The Washington PostDemocracy Dies in Darkness

The American Dream is hurting

President Obama is watched on a television screen at a barber shop as he delivers a speech on his strategy to combat the terrorist group ISIS on Sept. 10, 2014 in San Francisco. ( Justin Sullivan/Getty Images)

A new poll from the Public Religion Research Institute shows 55 percent of Americans say the American Dream either never existed in the first place, or that it did exist but doesn't anymore.

Let's take a moment to reflect on how sad that is.

The poll shows just 42 percent of Americans cling to the notion of the American Dream -- loosely defined as people who work hard being able to get ahead. That's the lowest since the question was first asked in 2010 and down 11 points from 2012 (though not down significantly from 2011). Here's how that looks:

Again, this is not a huge shift from just three years ago. But it is a new low. And this is hardly the first poll to show Americans souring on the concept -- along with their country's economic future (which goes hand-in-hand) -- of the American Dream.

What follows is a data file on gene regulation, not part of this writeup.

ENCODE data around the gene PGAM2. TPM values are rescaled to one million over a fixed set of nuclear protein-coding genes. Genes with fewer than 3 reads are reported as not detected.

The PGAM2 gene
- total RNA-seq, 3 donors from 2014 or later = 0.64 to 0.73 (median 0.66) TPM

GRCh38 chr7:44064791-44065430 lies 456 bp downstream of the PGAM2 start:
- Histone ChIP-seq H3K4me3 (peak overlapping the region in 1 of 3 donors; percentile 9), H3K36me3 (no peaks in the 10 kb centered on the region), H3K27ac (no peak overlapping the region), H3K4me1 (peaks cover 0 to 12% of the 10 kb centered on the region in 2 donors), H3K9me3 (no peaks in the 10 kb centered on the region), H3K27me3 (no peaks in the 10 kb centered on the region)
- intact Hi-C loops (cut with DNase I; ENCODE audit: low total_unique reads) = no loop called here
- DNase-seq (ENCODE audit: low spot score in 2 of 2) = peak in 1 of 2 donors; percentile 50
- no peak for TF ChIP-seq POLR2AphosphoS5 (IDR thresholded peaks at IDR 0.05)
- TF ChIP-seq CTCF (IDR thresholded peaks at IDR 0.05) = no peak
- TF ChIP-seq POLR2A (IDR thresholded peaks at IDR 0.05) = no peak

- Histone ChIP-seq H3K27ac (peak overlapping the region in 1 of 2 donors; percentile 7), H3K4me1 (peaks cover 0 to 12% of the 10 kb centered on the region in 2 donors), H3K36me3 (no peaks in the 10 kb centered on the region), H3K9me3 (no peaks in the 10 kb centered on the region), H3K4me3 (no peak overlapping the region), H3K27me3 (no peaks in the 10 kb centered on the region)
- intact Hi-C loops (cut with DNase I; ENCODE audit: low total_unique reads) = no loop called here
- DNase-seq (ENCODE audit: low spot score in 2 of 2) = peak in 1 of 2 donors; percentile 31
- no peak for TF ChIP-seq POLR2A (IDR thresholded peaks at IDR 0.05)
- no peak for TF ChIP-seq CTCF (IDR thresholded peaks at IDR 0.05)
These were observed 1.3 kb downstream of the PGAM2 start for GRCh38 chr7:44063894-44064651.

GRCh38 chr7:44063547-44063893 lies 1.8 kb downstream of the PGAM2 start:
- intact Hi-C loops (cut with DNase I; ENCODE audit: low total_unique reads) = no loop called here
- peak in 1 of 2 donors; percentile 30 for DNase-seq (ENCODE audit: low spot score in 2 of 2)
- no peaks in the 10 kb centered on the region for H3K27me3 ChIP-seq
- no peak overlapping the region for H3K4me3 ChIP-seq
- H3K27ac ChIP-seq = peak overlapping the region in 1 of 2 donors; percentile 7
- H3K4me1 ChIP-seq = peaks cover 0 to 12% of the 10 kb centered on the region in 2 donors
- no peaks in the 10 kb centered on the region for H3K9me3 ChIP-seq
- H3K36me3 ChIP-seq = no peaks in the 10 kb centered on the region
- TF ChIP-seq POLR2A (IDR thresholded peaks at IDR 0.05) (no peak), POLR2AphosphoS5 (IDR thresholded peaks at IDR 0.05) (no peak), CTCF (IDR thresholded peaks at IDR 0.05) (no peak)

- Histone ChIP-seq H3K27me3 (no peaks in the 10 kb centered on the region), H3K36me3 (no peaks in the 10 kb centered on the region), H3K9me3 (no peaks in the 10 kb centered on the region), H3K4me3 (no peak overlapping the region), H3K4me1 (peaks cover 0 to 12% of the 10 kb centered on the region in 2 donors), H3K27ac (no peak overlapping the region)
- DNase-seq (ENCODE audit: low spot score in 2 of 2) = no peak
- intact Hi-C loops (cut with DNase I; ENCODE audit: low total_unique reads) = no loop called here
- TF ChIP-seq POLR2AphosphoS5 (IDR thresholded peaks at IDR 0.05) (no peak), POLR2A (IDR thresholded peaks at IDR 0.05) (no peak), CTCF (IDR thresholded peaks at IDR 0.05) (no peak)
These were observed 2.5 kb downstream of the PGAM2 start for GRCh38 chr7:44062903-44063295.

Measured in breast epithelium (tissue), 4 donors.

A CNN/Opinion Research poll in June showed 59 percent of Americans said the American Dream was unachievable -- the worst that number has been since 1996. Meanwhile, a February poll from McClatchy and Marist College showed 80 percent of people say it's harder to achieve the American Dream than it was before. Just 31 percent said those who worked hard had a good chance of improving their lot in life.

In fact, there is effectively a cottage industry of polling on the American Dream. It's kind of a big deal here, after all, and is one of the best ways to ask Americans about their true views of the economy. And almost all of it shows hard times for the American Dream, in one way or another.

But before you attribute this decline to Republicans who are very unhappy with President Obama and his leadership, consider this: Republicans (55 percent) are far more likely to believe in the American Dream than Democrats (33 percent). The 2012 report, for instance, showed Republicans at 60 percent and Democrats at 50 percent. So the difference is mostly attributable to Democrats.

And here's the breakdown along racial lines, from PRRI:

It's all a reminder that, even as the economy shows signs of improvement, the pessimism persists and actually appears to have increased.

Hence, the souring on the notion of the American Dream.